Tullis, Amos F., Hon.
The following data is extracted from History of the Pacific Northwest, Oregon and Washington, 1889.
HON. AMOS F. TULLIS. - Amos F. Tullis was born January 6, 1830, at Carthage, Rush county, Indiana. Both of his parents were natives of Ohio, and, having migrated to Indiana, followed farming. At the age of five years his mother died; and five years later his father followed her to the great silent majority, leaving a family of four sons and two daughters, of whom Amos was the fourth child. He lived on the farm of his parents until 1846, when he accompanied an older sister with her husband to Iowa. He resided at Mount Pleasant, Burlington and Ottumwa in that state until March 18, 1852. On that date, with his two brothers, John, now deceased, and James, now one of the substantial farmers of Lewis county, he started with ox-teams to cross the plains for Oregon. They arrived at Portland on the 8th of August. They did not tarry at that embryo metropolis, but started for Olympia, on Puget Sound (then Oregon Territory), which they reached August 27th.
Mr. Tullis found immediate employment in the sawmill of Ward & Hays at Tumwater, and shortly afterwards leased the mill for six months. He loaded the ship Leonesa with the entire result of his occupancy, and accompanied her to San Francisco, intrusting the sale of the same to a commission merchant in San Francisco; but not a dollar was ever realized by him for that six months' labor. It was Mr. Tullis' intention with the proceeds of that cargo to have returned to his home in Iowa; but his scheme was defeated by his bad luck. Without means, eh returned to Olympia, which he reached in March, 1854, and then followed different employments until the breaking out of the Indian war in the fall of 1855. He was then appointed captain by Acting-Governor Mason, and with a small command guarded the transportation of the mails between Monticello, near the mouth of the Cowlitz river, and Olympia. Through the continuance of the Indian war, from October, 1855, till nearly that date in the following year, he patiently and faithfully performed that hazardous service, much of which required travel at night-time through sections within short distances of the haunts of the hostile Indians.
At the termination of Indian hostilities, in October, 1856, he purchased a farm in Lewis county, where he engaged successfully in farming, dairying and stock-raising. In later years, after the Fraser river excitement had filled the mining regions of British Columbia, and the cities of Victoria and New Westminster, with a numerous population, he became an extensive dealer in stock. He engaged in buying in Lewis and the neighboring counties, as also in Oregon, all the stock he could secure, and shipped it to Victoria. In that occupation he realized a handsome fortune. he continued to reside upon his farm in Lewis county until 1885, when he sold it and came to Tacoma, Washington Territory, where he has since resided. He invested early and wisely in real estate in that growing city, and is now among its wealthiest citizens.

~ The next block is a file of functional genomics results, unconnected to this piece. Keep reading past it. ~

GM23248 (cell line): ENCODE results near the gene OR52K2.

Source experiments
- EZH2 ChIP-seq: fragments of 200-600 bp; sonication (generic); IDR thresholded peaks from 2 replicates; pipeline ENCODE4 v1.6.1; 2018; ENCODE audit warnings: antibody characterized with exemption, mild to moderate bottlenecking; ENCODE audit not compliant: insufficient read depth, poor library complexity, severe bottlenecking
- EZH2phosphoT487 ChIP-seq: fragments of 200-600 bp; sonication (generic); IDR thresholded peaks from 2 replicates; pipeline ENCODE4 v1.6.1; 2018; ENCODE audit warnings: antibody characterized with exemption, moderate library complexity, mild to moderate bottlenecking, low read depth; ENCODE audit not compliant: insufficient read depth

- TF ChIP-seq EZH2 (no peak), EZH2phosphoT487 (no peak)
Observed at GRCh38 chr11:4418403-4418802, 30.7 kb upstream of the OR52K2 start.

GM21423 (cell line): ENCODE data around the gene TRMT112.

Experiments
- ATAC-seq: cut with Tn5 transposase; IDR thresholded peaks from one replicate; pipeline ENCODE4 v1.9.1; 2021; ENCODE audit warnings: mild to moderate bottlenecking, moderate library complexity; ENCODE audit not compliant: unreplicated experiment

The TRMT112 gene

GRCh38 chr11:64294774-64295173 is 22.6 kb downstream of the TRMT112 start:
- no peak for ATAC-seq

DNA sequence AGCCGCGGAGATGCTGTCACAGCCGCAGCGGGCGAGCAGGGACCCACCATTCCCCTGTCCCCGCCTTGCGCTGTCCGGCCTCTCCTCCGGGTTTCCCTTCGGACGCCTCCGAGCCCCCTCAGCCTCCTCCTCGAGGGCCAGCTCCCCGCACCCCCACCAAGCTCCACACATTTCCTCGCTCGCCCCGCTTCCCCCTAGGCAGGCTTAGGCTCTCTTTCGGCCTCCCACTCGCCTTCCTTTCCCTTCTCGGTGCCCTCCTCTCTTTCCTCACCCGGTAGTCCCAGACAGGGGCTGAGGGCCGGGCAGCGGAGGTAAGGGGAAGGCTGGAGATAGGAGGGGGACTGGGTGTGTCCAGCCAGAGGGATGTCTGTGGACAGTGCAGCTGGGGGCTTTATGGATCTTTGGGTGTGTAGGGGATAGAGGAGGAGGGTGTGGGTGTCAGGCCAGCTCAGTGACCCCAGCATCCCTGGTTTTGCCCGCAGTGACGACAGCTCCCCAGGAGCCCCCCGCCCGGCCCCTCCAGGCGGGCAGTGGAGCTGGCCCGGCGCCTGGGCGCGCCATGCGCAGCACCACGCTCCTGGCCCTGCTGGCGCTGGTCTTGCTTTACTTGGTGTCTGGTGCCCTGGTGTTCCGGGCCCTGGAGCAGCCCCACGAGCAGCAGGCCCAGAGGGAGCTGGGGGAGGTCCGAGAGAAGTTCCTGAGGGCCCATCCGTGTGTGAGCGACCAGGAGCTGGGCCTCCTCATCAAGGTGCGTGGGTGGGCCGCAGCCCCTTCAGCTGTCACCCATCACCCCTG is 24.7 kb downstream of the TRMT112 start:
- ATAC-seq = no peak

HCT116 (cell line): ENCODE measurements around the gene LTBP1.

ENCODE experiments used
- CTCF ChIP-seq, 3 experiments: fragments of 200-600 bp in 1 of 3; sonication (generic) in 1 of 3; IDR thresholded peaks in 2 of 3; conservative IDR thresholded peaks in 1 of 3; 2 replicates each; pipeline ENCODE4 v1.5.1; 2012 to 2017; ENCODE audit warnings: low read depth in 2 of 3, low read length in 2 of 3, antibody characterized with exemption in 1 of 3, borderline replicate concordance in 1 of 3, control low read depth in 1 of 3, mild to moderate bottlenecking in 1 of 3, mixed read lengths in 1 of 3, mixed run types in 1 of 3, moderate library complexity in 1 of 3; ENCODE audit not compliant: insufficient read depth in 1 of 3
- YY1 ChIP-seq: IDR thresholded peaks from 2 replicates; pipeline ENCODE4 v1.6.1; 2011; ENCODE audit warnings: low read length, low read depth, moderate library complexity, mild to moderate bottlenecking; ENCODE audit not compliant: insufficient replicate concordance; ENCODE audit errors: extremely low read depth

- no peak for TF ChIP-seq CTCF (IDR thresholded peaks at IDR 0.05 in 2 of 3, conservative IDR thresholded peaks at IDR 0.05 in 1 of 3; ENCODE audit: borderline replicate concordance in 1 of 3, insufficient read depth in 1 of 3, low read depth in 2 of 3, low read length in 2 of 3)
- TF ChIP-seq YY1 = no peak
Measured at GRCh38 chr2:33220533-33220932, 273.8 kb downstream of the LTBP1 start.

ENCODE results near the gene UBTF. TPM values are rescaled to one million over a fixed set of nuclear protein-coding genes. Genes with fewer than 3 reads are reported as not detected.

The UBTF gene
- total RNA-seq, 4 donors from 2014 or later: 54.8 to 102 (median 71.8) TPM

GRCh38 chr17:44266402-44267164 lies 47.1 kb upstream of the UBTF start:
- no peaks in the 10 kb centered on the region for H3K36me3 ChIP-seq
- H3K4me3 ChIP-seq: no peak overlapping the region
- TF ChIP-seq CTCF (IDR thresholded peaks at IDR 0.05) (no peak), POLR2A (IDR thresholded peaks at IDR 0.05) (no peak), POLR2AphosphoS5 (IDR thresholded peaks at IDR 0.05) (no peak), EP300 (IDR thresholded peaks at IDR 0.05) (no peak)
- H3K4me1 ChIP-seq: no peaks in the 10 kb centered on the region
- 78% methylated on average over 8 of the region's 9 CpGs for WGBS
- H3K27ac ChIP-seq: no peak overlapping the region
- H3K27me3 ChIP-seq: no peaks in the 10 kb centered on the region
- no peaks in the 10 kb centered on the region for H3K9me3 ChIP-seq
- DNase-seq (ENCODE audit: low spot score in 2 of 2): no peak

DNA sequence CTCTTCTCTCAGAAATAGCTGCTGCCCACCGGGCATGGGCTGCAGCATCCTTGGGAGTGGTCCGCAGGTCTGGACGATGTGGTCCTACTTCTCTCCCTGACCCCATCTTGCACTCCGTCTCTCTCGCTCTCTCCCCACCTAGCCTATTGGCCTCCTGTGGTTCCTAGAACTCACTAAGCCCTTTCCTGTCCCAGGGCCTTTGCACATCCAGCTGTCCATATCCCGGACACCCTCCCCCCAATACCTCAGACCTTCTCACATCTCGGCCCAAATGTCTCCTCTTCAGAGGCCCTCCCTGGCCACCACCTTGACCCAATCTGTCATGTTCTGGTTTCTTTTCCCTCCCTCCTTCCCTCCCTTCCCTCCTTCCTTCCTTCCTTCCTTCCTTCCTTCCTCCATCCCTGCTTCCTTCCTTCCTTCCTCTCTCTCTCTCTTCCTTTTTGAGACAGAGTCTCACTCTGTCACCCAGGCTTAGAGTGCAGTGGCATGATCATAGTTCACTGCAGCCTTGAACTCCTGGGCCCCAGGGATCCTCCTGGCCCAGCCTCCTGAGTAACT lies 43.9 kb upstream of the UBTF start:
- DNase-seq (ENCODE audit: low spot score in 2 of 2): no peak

During his residence in Lewis county he was generally in official life. He held the several positions of sheriff, county commissioner and also as a member for the counties of Lewis and Thurston in the council, the upper house of the legislative assembly, a body which corresponds with the state senate. In 1880 he was appointed by Governor Newell one of the territorial board of commissioners to build the insane asylum of the territory of Washington, on the old site of Fort Steilacoom, which had been donated to the territory by the general government for that purpose. The building itself, not to refer to the success of that magnificent charity to those of God's poor who have been bereft of reason, is Mr. Tullis' best testimonial for efficiency of service and faithfulness to public duty, as also to his broad humanity and utilitarian views. He served in that labor of love for seven years. Let it be remembered, as an evidence of his financiering ability, his economy and strictness of business, that the great structure received entire completion out of the first appropriation that was made. But Mr. Tullis would be offended were not an equal meed of credit awarded to his able, efficient and ever-attentive colleague on the board, George Shannon, the liberal and whole-souled banker of Olympia. To the benevolent labors of those two men, the citizens of the territory must greatly attribute the successful erection of the asylum building, and the prosperous condition and enlarged usefulness of one of the noblest of the people's charities.
In 1887 he became one of the county commissioners of the county of Pierce, and is now the chairman of that board. Though in affluent circumstances, Mr. Tullis' active life must be engaged in business. His leisure from official duties finds employment in looking after his interest as a stock-holder in the Alaska Mercantile & Packing Company. Numerous other enterprises enlist his attention. He is never idle; and all his energies are devoted to elevating the community of which he is an honored member. A successful farmer, an able financier, a business man of sagacity and spotless integrity, - such is very briefly a sketch of the life service of one of the most reliable and substantial solid men of Tacoma.
Source: History of the Pacific Northwest, Oregon and Washington, 1889